Anyway the first thing I do is get a straight edge. I use a sled on my table saw. A person really has two choices, either buy it straight lined ripped or cut the straight edge your self. A straight line rip can cost up to 30 cents a linear foot. The cost factor adds up in a hurry. I use a sled, but I am sure a track saw would do the job very nicely. I started wood working steady in 1973 and I have lived without a track saw this far so I am planning on just staying with what I am comfortable with.

    Pictures

    DSC03860.JPG DSC03861.JPG DSC03862.JPG

    Note the feather boards, 2 in front and 1 behind the guard. The one at the back helps keep everything tight to the fence More about that feature latter onJudt because it is straight now doesn't mean it will be 2 weeks from now.

    And I have a question for all of you. How many pennies are there in a quarter. And how would you wright it in a decimal.
    Tom

  7. #7
    Join Date
    Nov 2018
    Location
    Eagle, WI
    Posts
    71
    That sled is intriguing. Have you posted pictures of it elsewhere here?

    Peter

  8. #8
    Yes I have posted pictures of a different set up on a different saw here before. I will repost them because they are clearer. I have since changed saws. I have been hammered at different times because I say safety is an attitude and not a list of rules. And that you are responsible for your safety and not a set of rules. There is no saftey rule that says one has to change saws. I just thought it was a wise thing to do because of the amount of time I am alone in the shop using the saw. The last saw sat on a riser or was raised up about 3 1/2 inches. That's a long story in itself. I didn't like the aluminum frame I built it was a little to wobbly for me so when I got the new saw I built the now one out of pine.

    I have tried adjustable rollers in the past but they were never in the right place , not enough of them or at the last minute they would slip and everything would go out of level. On the new one the legs just fold down and the level height is built in ,no adjustments just clamp it on and go. Old pictures.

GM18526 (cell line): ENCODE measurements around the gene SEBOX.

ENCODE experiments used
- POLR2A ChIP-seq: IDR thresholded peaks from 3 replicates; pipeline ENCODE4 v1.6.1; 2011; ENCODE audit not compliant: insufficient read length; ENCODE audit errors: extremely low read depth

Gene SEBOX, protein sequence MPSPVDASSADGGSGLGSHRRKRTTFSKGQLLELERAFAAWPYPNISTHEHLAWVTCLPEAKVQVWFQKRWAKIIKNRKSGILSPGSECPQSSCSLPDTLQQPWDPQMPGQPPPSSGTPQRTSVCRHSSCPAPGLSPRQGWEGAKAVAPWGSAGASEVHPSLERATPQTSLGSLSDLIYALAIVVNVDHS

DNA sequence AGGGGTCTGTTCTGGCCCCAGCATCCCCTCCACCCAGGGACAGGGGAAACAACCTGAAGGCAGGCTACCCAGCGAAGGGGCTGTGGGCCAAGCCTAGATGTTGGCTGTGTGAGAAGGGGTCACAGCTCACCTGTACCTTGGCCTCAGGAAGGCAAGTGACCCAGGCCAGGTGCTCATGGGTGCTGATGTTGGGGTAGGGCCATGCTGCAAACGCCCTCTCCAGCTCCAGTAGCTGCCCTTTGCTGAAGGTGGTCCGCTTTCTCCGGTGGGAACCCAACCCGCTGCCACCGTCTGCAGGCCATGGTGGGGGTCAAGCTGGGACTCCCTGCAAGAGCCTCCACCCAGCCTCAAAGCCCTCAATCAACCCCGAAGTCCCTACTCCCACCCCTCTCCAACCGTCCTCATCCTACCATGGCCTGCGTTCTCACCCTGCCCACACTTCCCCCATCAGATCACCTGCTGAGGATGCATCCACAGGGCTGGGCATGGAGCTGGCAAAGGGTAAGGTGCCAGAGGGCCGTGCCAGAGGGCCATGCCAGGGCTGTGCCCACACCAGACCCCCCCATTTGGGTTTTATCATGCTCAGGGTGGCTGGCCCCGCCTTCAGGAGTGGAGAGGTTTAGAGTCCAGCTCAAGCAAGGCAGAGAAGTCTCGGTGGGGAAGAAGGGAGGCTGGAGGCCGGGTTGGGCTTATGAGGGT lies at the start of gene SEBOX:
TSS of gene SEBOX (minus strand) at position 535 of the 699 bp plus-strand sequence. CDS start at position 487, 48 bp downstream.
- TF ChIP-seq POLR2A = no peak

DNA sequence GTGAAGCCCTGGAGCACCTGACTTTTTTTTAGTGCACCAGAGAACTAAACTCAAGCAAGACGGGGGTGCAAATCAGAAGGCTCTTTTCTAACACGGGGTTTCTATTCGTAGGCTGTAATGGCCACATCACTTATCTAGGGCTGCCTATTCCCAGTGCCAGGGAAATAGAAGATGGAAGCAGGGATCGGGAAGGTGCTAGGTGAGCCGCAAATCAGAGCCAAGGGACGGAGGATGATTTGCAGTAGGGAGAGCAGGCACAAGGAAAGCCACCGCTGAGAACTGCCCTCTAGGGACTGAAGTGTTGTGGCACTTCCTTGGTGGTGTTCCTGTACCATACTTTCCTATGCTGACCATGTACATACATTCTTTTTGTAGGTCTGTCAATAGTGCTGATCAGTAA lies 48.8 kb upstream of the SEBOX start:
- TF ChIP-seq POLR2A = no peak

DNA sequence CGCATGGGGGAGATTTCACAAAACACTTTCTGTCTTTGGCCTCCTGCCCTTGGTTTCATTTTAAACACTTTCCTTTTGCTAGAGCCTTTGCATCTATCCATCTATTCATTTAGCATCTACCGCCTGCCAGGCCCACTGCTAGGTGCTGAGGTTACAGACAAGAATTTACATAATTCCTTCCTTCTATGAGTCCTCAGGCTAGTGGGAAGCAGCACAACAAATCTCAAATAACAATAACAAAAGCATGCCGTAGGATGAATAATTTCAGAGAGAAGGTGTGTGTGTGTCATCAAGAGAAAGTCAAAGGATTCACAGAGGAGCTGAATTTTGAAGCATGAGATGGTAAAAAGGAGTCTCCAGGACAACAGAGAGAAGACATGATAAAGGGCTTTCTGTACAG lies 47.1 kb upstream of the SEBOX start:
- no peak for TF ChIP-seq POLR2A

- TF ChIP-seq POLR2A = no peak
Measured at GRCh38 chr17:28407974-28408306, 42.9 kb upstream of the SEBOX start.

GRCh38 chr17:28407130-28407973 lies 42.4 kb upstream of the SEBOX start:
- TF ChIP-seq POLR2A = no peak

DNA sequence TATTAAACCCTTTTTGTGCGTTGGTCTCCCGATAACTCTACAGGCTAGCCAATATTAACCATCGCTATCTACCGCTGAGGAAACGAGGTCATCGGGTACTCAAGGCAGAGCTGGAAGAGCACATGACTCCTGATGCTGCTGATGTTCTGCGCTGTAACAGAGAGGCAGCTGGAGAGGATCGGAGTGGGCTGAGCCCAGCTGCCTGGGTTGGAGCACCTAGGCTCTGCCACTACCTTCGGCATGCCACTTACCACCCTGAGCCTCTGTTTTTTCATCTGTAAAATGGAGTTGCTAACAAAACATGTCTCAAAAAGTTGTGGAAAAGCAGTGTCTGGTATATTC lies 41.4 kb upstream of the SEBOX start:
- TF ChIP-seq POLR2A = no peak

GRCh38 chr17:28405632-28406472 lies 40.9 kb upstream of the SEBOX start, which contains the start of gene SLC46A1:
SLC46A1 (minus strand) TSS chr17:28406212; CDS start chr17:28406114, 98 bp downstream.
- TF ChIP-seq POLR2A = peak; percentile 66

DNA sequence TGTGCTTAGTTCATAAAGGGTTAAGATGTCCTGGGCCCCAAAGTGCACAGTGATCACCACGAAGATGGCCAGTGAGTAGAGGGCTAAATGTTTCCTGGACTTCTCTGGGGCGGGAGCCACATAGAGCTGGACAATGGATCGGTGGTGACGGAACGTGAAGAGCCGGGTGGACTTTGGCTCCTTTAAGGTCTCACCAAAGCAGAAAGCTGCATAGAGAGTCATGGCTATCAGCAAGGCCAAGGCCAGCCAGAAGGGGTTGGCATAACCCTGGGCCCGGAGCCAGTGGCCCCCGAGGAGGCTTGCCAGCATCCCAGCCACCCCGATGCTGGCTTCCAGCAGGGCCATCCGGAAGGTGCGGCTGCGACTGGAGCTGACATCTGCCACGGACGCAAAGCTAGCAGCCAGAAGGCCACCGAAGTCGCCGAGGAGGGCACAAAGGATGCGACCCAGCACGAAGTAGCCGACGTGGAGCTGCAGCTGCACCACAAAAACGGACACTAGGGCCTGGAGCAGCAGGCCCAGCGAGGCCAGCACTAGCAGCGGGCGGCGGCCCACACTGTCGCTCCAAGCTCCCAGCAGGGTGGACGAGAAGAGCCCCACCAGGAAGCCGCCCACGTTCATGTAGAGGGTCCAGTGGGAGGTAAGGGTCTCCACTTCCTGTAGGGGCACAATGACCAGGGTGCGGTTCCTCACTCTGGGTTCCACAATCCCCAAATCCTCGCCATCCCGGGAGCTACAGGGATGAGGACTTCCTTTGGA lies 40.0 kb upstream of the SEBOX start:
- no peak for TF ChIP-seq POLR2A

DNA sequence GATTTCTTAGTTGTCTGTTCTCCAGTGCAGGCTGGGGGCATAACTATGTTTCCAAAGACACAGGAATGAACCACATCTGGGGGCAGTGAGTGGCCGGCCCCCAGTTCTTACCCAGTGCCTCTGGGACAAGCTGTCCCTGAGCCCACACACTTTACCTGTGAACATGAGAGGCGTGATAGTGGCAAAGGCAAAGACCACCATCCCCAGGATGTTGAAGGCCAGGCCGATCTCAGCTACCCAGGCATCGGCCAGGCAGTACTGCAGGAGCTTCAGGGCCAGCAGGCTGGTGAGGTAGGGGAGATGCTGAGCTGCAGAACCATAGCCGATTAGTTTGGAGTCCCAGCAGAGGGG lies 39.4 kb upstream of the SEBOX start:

DSC03218.JPG DSC03859.JPG I am havening trouble loading pictures , i will get back later.
    Tom

  9. #9
    Join Date
    Mar 2010
    Location
    Somewhere in the Land of Lincoln
    Posts
    1,792
    Good buy on the lumber. Did you get a Sawstop? Look forward to seeing what you are building as it progresses?

  10. #10
    Join Date
    Jun 2005
    Location
    Shorewood, WI
    Posts
    850
    I look forward to seeing your build.

    I like that the sled lets you use a featherboard behind the blade. That's clever.

    If you ever need to resize photos for posting, there's a web based tool to do it for you:
    https://winston.shinyapps.io/image_resizer/
    It was kindly posted for all to use.

  11. #11
    Well I was busy and I sawed about 5 hours Friday and 3 on Saturday. Usually I just use the sled for the straight line rip but this time I time I repositioned the wood and used the sled for all my cuts. It took longer but by clamping the boards tp the sled and using 3 feather boards I managed to cut 14 pieces 4 1/4 wide and I have six pieces I can glue together to make 4 more pieces. A couple of boards kind of pinched together but they didn't happen until at least half way through the cut. So I do not think they would have been a problem on my old saw which didn't have a riving knife.